Saturday, 30 May 2015

know sale (or) someone needs a belt

I don't know what possesses some salespeople to act the way they do, especially the technical ones.

A few months ago I went looking for a new 6" or 8" double-ended grinder. I have collected quite a few vintage planes & chisels that will need (substantial) restoration. Many irons are in quite sad shape and will (at least) need a new primary bevel ground. While I am keen to do the final honing by hand, I am not keen on trying to grind away years of abuse to form a new basic bevel manually; I simply don't have that kind of time.

The staff member at the shop didn't so much ask me what I wanted the grinder for as to launch right into a rote diatribe about how to properly sharpen tools. This salesperson stopped just short of flatly refusing to sell me a bench grinder - while sending the clear signal that he considered me an ignorant butcher (or worse) - without bothering to find out any of the reasons I wanted one. I also need one to grind HSS lathe tools, but he didn't make the effort to learn that, either.

Two days ago I went into that shop looking for V-belts. When I asked to peruse their selection, the same fellow immediately demanded of me, "What do you want them for?" I told him I needed some belts to repair an old 'Brand X' drill press. He scowled and told me they didn't sell parts for 'Brand X'. I insisted that he check to see if the two part numbers which were listed on their very own website were in stock. One of them was present and, despite my irritation, I bought it. However if this guy remains employed with this shop I'm going to find somewhere else to spend my discretionary funds.

Sunday, 24 May 2015

vintage bits

Thanks to the outstanding generosity of another tools junkie, I now have a few more tools on site.

First is a Keller #1A die filer. No idea what I'll use it for just yet; maybe cleaning up hard-to-reach places on castings? Ideally, I should have a small kick press to go with it :-). The machine's protective belt cover shows "Etobicoke Board of Ed." which I delightfully recall as the employer of my grandfather many years ago.

Second is an elderly, double-ended grinding arbour which I'm told was made from castings and plans in the "Model Engineer" magazine some time in the mid 50s.

Third is an equally old power hacksaw made from a similarly aged plan set. It shuts off automatically when it finishes the cut. A vise holds material steady during the job, and small depressions for oiling are dotted around the machine.

The latter two were well made by the same gentleman (since passed on) and operate respectably. They share the same small, wheeled table for ease of placement. Not a bad arrangement, but my workspace is now completely jammed with these extra machines.

Time to increase the speed of divesting surplus!

Saturday, 16 May 2015

gone Shop'ing

I'm often amazed at the opportunities that drop into my lap.

The other day a coworker, who just happens to be a talented woodworker in his leisure hours, sent me a link to a Kijiji advert for a couple of Shopsmith Mk V multi-tools. The seller was local to me and the contents were intriguing so I set up a visit for the next morning.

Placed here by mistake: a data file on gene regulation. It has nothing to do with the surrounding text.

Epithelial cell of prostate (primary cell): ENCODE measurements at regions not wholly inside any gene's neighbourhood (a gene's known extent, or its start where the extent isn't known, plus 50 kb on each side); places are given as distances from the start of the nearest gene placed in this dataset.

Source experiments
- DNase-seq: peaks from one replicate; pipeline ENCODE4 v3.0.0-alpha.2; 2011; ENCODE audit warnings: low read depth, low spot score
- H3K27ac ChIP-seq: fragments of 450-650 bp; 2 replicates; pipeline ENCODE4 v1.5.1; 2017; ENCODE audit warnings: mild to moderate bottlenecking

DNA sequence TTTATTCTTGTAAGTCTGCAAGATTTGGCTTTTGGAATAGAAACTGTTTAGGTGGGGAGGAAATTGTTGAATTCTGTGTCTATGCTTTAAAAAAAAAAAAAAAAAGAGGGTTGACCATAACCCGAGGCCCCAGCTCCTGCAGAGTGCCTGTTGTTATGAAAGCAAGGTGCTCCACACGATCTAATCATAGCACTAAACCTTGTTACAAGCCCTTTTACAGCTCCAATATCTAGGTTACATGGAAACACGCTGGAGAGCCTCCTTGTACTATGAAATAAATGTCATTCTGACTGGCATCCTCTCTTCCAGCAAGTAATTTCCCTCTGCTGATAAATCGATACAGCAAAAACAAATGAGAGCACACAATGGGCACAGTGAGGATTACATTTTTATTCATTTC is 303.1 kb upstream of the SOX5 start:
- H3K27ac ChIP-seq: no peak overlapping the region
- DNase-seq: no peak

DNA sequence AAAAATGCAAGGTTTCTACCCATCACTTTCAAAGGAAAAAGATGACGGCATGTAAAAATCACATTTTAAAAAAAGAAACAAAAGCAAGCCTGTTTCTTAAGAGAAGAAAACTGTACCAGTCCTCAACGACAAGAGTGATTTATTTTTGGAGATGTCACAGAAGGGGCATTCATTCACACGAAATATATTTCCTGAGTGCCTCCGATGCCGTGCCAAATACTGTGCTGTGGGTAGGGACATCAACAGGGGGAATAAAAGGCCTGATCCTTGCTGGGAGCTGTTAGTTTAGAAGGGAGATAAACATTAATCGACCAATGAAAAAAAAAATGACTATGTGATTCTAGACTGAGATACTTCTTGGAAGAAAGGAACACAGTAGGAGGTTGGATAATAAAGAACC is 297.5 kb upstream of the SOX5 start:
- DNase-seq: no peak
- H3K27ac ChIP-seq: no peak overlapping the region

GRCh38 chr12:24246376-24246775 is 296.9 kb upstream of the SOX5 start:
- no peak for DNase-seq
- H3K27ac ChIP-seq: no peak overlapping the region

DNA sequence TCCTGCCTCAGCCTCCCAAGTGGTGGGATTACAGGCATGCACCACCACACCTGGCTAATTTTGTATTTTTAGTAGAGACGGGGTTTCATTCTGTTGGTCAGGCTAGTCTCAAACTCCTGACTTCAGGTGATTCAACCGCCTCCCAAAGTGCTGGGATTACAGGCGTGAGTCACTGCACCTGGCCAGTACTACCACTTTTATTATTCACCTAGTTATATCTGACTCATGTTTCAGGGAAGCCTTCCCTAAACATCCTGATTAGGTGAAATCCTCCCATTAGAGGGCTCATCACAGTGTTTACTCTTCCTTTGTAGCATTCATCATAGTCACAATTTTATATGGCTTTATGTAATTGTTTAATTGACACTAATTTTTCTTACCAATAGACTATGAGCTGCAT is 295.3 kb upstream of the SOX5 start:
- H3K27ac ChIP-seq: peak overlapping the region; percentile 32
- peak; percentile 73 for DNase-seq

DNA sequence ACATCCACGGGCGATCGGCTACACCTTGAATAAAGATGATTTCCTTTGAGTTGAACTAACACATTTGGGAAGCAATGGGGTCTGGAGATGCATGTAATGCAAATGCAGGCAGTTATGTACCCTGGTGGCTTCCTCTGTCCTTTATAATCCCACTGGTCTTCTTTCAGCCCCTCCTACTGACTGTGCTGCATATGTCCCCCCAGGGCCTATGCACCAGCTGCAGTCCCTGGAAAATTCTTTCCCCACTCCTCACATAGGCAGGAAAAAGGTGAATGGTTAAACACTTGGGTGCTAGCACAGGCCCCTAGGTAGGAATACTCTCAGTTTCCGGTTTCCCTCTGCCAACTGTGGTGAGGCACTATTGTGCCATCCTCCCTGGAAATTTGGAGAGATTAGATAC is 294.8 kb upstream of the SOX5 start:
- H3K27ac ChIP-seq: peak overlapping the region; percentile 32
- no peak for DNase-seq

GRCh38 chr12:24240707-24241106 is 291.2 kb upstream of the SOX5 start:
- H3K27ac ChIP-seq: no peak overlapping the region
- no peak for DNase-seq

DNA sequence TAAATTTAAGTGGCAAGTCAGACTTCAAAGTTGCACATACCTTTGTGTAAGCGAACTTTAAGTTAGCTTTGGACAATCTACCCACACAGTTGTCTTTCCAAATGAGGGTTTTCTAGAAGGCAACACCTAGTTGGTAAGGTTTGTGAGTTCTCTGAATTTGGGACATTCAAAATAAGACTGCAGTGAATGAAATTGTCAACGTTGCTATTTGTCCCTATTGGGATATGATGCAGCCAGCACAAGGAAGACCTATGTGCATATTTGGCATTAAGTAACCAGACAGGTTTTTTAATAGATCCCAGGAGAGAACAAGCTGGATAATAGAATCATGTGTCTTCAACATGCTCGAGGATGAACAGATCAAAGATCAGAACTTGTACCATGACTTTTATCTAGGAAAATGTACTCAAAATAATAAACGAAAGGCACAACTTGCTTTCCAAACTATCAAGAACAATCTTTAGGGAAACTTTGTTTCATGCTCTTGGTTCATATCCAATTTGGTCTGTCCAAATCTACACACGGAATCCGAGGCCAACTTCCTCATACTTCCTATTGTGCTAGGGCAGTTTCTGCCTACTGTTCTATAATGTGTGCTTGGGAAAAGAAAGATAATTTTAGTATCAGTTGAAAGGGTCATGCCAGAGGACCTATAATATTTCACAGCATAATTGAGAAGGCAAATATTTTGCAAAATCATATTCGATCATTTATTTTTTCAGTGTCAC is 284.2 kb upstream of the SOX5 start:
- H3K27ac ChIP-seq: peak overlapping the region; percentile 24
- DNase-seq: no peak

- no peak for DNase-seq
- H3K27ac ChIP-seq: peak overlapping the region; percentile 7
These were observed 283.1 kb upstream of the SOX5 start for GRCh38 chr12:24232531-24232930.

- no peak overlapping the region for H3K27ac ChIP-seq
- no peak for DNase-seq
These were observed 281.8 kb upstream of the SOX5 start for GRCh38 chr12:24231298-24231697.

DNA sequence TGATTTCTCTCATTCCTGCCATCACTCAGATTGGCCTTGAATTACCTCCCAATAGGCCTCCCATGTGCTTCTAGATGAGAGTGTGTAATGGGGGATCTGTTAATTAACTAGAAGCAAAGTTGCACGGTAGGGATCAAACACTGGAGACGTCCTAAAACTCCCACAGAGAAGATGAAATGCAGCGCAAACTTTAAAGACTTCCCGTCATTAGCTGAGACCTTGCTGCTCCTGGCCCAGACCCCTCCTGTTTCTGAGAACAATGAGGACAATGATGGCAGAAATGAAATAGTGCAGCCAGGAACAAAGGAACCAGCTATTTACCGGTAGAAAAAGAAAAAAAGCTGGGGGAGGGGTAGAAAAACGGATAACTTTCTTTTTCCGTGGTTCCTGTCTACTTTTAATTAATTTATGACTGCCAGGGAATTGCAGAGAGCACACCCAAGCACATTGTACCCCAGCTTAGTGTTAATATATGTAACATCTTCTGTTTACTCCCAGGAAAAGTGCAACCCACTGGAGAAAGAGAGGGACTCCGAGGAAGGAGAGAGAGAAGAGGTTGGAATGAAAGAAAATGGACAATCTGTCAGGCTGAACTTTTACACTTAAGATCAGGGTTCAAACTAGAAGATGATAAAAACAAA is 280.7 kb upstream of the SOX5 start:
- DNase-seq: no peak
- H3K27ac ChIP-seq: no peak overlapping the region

Now, I've always thought of the Shopsmith as a gimmicky machine that probably wouldn't do any of its tasks very well. Consequently I've never given much thought to owing one. However, this coworker is a very strong advocate of their usefulness and functionality, having built many fine furniture pieces as well as using it to support himself in his own business during leaner times.

In the past couple of years, I've had chances to look at a few of these machines in various states of decrepitude and configuration. These machines do have a certain visual appeal, especially for those fond of retro styling and near-infinite fussiness of adjustment options.

The two that I viewed last week were in exceptional condition for 1980/1982 vintage. They had been recently serviced by the local Shopsmith authorised dealer and they operated quietly; all the parts that were supposed to move did so smoothly, while the bits that were meant to stay still obediently kept their place. The two machines were being offered with a broad range of accessories and fittings, including the 4" jointer and 11" bandsaw. The older of the two units (a model 500) was set up semi-permanently in a vertical orientation for drilling, drum sanding, routing, and shaping; with the newer unit (a model 510) being intended for all of the sawing, disc sanding, turning, and jointing duties.

Being a certified (certifiable?) machine junkie and being pleased with their condition, I purchased them on the spot. A mere 5 hours later they had been disassembled, packed, moved, unloaded, and partially reassembled in their new (and increasingly crowded) home.

It remains to delve into the extensive documentation in order to become fully conversant with their many peculiarities. A large box of binders, books, videos (VHS!) and flyers covering the Shopsmith machines and accessories were included in the package. I envision several nights of intense study.

It's also apparent that a number of existing tools are suddenly redundant. A 4" jointer, contractor's table saw, at least one drill press, and a 14" bandsaw can all be moved on to new owners. These two new machines will actually take up less space and offer more functionality than the items they are displacing.